On Monday The Shoes released Wastin' Time - the second single from their new album that is released in a fortnight. Having previously produced tracks for Shakira's new album, the two-piece are giving this music lark a go themselves, with some impressive results! It's all about the percussion here, which isn't really surprise, as they recently performed live with three drummers at once. With Wastin' Time being so beat-orientated, there's something exquisitely natural and indigenous ingrained into it's overall vibe and feel. The French duo have been lorded by 6Music, with Huw Stephens, Annie Mac and Nemone all giving them huge praise. The back-and-forth harmonies give a wonderful illusion of expansiveness in what is actually a rather simple track. The lyrics are strong and give a feeling of being trapped: 'I've waited my whole life for you/Wasted our time away'. It work well with the constant, endless beat. It feels like a European Doves - a lot of gritty realism and deep bass tones coupled with French chic and arty bravado blended on top.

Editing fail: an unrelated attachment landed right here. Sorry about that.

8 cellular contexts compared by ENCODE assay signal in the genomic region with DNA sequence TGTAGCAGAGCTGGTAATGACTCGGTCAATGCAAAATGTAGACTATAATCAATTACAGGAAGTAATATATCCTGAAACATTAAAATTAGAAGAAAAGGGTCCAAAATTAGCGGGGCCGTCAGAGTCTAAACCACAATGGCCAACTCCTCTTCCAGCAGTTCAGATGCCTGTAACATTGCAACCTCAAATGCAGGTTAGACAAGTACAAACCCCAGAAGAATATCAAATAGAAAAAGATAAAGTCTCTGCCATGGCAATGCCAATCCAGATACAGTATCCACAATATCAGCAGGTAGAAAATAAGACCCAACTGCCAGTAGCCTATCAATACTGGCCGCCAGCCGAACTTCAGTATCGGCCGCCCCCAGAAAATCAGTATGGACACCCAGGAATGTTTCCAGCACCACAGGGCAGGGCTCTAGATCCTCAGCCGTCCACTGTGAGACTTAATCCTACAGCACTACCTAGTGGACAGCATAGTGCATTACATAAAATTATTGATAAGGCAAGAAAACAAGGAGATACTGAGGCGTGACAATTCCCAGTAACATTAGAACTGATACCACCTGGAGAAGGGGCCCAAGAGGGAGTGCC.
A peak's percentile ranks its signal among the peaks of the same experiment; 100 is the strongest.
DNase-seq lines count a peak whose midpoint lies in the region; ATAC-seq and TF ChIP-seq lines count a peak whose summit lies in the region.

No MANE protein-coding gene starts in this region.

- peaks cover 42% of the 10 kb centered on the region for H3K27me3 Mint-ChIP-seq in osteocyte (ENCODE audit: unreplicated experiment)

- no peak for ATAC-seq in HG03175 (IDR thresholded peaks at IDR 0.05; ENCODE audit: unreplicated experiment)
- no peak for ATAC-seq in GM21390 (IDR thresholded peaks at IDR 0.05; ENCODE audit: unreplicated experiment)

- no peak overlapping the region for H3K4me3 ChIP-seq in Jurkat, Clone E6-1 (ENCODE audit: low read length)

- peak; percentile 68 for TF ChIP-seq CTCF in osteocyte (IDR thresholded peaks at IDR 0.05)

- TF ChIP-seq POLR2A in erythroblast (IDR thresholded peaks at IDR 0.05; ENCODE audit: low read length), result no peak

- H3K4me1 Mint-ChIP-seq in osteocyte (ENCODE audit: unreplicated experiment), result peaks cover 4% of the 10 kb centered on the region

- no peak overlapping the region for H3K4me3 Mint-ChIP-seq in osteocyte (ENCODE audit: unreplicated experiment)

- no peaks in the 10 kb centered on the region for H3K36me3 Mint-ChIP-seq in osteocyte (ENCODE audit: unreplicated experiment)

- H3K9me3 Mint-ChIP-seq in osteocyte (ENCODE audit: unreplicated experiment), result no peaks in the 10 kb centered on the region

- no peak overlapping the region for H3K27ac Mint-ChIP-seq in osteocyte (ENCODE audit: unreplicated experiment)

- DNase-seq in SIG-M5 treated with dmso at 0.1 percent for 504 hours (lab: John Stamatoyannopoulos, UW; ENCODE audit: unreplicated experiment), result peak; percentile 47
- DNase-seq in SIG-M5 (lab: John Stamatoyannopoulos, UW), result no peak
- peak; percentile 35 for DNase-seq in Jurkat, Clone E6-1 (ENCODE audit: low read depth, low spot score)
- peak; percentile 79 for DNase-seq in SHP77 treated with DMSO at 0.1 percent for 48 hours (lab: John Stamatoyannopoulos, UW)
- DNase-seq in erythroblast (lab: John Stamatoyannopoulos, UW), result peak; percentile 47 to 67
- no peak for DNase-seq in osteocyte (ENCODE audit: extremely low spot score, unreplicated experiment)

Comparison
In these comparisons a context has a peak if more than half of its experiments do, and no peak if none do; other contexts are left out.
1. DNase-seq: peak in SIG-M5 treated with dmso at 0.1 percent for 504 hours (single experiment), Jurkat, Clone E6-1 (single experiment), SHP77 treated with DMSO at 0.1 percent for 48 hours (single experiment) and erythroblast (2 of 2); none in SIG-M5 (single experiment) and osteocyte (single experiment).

Well this round-up is proving to have a selection of somewhat more interesting tracks than there sometimes is, and the trend carries on with Rainbow Arabia and the magical Without You. Sounding like it's just came straight out of Aladdin during the first ten seconds (in a good way!), the Los Angeles group have a certain panache about them that is infectious and not too dissimilar to Animal Collective and Siouxsie And The Banshees. There's just an open and free identity to the track, with the Arabian sounds originating from fiddling about with an old Casio keyboard. It's just delightfully different. Without You is just over three-minutes long but it's sound is so abstract that it feels much, much longer. It's pretty hard to imagine anyone not liking Rainbow Arabia - even if you don't enjoy the music itself, the inventiveness and creativity they ooze is impossible to not acknowledge.